CHAPTER 14: Buses and Bicycles
The bicycle part turned out to be quite easy. When Tye’s grandfather collected them from school it transpired that he had already fitted the car with a carrier and loaded her machine onto it, and he also had the suitcase she had packed for the weekend, so he took them straight to Hugh’s home.
‘Thanks, Granddad,’ Tye said. ‘Remember: the plan is that we will prove we can cope completely on our own. Don’t call us; if you do we won’t answer. We’ll call you if we have any sort of problem.’
‘Hmmph,’ said Mr Flynn. ‘I really don’t approve of this whole “teenage independence” idea at all.’ He glared at them for a while, obviously wanting to say a great deal more. ‘Oh, anyway, it’s not for us to overrule your parents. We’ll see you next week.’ He waved and drove off, still looking annoyed.
‘So far, so good,’ Hugh smiled. ‘Next step, Happiness; and I hope it will be!’
She was waiting for them. ‘Eef you theenk you make beeg mess now,’ she growled at them, ‘you theenk more.’ Apart from being overweight and always having a sour expression, one of her things was refusing to speak anything but their own language to Donald and Hugh, even though their Zulu was far better than her English.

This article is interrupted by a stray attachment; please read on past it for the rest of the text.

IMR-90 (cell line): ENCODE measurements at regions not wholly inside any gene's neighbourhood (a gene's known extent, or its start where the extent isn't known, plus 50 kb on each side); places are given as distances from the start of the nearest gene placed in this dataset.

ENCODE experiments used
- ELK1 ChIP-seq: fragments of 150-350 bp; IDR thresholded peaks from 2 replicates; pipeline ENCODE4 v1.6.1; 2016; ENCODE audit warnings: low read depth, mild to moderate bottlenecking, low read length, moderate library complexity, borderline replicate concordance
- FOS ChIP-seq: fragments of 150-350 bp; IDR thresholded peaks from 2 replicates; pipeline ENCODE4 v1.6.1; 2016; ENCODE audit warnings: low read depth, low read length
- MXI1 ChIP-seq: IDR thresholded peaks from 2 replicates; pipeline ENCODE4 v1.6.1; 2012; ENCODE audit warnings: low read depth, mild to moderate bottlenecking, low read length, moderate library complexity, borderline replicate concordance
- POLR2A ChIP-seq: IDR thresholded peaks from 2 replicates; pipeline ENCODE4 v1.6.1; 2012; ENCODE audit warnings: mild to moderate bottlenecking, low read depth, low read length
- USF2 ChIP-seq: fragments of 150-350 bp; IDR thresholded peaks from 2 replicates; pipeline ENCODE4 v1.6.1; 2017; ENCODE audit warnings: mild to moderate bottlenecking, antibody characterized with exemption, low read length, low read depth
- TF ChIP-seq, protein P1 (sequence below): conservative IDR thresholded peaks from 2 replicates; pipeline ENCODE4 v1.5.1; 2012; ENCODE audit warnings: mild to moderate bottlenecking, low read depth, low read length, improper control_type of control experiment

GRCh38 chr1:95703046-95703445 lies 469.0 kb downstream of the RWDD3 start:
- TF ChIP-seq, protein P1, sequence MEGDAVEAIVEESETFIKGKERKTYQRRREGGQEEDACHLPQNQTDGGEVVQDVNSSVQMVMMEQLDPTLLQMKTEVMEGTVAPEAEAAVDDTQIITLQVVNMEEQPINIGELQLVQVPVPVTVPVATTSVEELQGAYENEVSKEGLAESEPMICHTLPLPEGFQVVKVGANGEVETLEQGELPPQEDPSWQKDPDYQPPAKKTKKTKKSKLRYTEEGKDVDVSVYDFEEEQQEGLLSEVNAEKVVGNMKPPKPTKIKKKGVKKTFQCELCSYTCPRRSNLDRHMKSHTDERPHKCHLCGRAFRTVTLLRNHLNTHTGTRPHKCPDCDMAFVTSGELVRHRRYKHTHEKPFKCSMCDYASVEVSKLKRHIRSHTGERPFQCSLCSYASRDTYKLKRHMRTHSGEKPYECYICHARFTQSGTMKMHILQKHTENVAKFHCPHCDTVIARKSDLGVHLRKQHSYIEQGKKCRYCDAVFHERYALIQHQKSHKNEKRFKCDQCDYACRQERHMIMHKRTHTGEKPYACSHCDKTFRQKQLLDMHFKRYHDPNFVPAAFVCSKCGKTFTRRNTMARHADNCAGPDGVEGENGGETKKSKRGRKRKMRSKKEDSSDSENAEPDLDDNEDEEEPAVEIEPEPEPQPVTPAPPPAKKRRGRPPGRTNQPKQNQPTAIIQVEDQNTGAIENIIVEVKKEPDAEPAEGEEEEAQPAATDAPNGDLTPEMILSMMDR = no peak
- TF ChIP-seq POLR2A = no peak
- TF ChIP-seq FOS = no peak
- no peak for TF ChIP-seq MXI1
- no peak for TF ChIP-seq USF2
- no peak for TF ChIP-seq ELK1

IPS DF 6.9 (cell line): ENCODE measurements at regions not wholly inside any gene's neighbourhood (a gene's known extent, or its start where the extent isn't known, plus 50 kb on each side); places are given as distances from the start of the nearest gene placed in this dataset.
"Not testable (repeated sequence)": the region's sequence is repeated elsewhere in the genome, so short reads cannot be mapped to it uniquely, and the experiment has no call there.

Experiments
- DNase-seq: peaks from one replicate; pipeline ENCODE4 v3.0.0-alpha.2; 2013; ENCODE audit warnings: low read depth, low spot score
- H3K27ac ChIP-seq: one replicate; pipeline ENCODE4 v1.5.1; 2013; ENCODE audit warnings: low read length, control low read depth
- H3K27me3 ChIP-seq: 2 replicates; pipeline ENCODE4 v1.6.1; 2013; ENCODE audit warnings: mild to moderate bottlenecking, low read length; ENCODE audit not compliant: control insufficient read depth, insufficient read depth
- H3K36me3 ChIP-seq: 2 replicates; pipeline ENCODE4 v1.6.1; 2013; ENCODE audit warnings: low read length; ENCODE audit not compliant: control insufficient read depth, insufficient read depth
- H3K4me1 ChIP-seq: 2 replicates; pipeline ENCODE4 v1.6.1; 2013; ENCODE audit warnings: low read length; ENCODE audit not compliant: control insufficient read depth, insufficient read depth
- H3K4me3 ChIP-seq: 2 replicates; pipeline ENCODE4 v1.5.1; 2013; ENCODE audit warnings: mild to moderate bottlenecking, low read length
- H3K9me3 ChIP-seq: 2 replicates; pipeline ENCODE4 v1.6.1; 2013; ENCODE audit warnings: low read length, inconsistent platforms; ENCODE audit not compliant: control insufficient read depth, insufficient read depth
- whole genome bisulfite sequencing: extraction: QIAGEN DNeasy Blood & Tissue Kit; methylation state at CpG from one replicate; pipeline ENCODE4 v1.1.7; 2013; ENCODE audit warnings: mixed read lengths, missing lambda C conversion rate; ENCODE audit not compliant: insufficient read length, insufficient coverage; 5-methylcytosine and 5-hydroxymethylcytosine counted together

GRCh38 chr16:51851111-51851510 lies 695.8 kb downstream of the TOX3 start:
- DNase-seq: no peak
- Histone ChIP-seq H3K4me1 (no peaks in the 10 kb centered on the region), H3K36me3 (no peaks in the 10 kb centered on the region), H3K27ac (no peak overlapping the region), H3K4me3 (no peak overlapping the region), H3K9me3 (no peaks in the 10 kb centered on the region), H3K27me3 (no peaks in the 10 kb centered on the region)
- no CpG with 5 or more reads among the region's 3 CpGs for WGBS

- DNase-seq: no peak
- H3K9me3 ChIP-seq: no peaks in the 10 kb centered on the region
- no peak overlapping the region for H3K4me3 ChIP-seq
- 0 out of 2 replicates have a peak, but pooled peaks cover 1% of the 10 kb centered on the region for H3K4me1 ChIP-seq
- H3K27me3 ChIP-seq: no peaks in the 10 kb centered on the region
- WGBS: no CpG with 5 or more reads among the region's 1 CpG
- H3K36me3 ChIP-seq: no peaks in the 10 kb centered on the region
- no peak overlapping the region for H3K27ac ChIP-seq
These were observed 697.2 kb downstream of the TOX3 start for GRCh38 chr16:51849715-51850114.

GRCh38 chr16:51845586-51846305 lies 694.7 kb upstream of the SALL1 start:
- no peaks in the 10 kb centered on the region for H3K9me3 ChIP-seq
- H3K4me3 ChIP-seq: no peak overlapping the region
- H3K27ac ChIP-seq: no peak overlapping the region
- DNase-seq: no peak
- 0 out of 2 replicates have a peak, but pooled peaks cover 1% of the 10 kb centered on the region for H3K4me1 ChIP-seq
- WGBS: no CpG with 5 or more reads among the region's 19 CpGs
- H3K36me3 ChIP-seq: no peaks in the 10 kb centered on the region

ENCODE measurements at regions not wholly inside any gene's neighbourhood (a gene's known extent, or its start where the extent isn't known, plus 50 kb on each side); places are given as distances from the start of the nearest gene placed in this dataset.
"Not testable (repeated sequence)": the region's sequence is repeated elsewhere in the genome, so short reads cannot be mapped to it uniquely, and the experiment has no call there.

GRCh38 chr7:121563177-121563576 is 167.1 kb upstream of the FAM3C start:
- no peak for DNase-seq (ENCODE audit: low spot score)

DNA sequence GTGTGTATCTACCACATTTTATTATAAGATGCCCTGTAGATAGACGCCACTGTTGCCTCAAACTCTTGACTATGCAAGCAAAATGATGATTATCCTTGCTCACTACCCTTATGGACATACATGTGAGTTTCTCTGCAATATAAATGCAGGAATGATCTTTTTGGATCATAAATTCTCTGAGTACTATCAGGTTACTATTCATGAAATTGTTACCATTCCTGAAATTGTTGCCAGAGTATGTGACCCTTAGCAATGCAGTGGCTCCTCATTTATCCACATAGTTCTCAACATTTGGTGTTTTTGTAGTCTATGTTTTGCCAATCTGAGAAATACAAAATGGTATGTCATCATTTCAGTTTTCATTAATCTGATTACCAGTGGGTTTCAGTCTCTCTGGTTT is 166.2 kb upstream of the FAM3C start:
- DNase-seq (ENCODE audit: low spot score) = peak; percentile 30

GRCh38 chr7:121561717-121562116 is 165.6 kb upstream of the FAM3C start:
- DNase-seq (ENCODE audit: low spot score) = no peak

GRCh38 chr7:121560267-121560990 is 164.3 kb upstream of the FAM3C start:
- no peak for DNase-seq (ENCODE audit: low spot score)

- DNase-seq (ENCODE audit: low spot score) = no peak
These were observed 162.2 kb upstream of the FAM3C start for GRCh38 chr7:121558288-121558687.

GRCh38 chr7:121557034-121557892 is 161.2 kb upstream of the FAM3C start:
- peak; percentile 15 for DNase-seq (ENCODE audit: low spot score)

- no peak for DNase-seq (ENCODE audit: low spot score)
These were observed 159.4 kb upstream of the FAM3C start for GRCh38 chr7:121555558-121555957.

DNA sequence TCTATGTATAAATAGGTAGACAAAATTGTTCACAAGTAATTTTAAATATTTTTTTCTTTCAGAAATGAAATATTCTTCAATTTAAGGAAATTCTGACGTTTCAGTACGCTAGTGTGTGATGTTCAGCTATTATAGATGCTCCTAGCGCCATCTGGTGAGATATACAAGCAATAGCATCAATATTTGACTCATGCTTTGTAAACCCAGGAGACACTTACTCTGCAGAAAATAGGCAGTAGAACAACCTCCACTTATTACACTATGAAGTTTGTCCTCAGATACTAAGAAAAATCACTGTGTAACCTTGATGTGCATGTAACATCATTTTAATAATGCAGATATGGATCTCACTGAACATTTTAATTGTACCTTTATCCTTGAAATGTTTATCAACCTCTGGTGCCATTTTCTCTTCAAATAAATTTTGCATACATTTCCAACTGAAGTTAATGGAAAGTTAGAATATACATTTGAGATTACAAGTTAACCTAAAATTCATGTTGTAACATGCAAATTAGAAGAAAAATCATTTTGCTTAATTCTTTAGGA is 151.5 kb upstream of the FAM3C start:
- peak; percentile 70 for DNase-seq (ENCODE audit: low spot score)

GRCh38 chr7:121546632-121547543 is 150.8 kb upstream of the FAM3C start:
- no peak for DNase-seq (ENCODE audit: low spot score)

‘You wanted to go home to your family for the long weekend, didn’t you?’ Hugh asked her.
‘Eet ees not ever what I want that happen,’ she grumbled. ‘Now I must stay look after you childs.’
‘Why don’t you just go? We’ll be fine. There’s no need to worry that we’ll leave a mess; we’ll be out a lot and I promise you the house will look as if we haven’t been here at all,’ Hugh said.
‘Meestair Donald he be shout at me eef I do that,’ she said.
‘Who’s going to tell him?’ Tye asked sweetly.
Happiness’s expression of misery lightened slightly as she thought this over. ‘You Hugh always speak true,’ she observed. ‘I go. Eef I go now, ees steel time for today late bus. Otherwise only get at time six tomorrow the morning.’ Moving with remarkable speed considering her girth, she went to pack a carry-bag, and very soon they watched her letting herself out of the front gate.
‘Bus;’ Hugh was saying thoughtfully, ’there’s an idea. It would take too long to ride up to Ummango, so as I told you I was thinking of using minibus taxis. With needing to take the bikes, though, a bus would be better. Happiness’s family is up near ‘Maritzburg, which is on one of the routes to get to the Valley. Six o’clock, did she say? We’d better gear ourselves for that. Which reminds me: we need to see what money we can scrape up between us.’
After supper, they went out to check over the bicycles, and Hugh fitted his carrier to go over his back wheel, and another ‘borrowed’ from Donald on Tye’s machine. ‘It is so silly wearing the backpacks when riding a bike, don’t you think …?’ he said on their way back from the garage, and then paused to look out over the garden. ‘Notice anything?’